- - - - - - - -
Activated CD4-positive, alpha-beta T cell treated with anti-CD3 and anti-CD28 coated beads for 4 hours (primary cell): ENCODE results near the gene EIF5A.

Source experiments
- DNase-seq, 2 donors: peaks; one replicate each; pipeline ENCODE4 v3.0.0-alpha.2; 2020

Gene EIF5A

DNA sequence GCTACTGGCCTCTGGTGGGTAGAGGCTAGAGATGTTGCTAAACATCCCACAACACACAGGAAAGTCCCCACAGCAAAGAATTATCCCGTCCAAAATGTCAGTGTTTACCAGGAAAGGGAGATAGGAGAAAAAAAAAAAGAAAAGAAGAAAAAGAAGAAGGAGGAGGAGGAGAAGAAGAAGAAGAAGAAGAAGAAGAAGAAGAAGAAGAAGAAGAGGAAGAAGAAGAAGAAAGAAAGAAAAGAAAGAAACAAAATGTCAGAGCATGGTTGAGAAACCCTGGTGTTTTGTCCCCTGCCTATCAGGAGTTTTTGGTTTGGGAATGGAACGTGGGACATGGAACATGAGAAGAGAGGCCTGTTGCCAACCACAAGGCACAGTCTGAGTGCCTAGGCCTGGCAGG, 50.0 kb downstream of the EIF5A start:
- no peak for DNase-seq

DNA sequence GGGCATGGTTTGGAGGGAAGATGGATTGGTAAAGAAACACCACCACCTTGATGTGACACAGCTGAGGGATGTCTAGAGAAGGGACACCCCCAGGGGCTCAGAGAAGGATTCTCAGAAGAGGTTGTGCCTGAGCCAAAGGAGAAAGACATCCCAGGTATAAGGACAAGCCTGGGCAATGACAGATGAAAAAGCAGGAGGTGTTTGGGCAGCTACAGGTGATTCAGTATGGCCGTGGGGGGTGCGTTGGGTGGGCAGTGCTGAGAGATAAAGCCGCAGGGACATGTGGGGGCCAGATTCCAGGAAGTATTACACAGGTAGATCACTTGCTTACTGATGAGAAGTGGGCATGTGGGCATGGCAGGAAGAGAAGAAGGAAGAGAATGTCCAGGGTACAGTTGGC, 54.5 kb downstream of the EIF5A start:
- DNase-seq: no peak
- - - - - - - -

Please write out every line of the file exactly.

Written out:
Activated CD4-positive, alpha-beta T cell treated with anti-CD3 and anti-CD28 coated beads for 4 hours (primary cell): ENCODE results near the gene EIF5A.

Source experiments
- DNase-seq, 2 donors: peaks; one replicate each; pipeline ENCODE4 v3.0.0-alpha.2; 2020

Gene EIF5A

DNA sequence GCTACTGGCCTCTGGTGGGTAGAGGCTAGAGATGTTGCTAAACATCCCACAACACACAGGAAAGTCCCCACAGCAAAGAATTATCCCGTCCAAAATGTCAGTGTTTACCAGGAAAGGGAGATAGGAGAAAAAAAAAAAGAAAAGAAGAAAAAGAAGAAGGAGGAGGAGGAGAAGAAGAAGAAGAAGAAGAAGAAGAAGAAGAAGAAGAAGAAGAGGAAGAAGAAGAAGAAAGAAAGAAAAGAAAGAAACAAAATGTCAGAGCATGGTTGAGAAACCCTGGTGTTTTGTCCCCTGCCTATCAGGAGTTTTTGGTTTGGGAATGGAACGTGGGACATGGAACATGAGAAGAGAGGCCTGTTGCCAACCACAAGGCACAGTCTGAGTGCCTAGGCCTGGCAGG, 50.0 kb downstream of the EIF5A start:
- no peak for DNase-seq

DNA sequence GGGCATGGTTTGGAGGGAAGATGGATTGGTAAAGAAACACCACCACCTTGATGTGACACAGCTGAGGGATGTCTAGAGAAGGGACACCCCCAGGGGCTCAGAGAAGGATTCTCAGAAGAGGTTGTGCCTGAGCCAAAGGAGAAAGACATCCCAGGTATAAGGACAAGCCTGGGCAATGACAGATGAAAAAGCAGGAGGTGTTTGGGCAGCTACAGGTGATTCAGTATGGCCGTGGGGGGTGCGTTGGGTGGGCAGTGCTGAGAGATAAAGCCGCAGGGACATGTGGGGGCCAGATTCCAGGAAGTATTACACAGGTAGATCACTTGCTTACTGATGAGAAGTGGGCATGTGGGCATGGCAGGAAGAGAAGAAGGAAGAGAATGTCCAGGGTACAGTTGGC, 54.5 kb downstream of the EIF5A start:
- DNase-seq: no peak